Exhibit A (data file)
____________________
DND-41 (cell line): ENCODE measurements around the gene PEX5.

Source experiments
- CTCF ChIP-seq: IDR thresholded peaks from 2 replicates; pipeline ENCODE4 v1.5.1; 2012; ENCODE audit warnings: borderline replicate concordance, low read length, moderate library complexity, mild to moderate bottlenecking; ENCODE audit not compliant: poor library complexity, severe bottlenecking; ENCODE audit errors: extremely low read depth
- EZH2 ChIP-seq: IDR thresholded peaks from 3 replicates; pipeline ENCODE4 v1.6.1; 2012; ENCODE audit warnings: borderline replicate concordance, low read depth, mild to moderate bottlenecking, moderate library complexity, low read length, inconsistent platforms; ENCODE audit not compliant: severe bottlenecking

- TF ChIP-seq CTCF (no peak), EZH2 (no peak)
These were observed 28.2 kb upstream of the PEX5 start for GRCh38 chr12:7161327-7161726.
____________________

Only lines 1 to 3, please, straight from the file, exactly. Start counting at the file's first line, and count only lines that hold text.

DND-41 (cell line): ENCODE measurements around the gene PEX5.

Source experiments
- CTCF ChIP-seq: IDR thresholded peaks from 2 replicates; pipeline ENCODE4 v1.5.1; 2012; ENCODE audit warnings: borderline replicate concordance, low read length, moderate library complexity, mild to moderate bottlenecking; ENCODE audit not compliant: poor library complexity, severe bottlenecking; ENCODE audit errors: extremely low read depth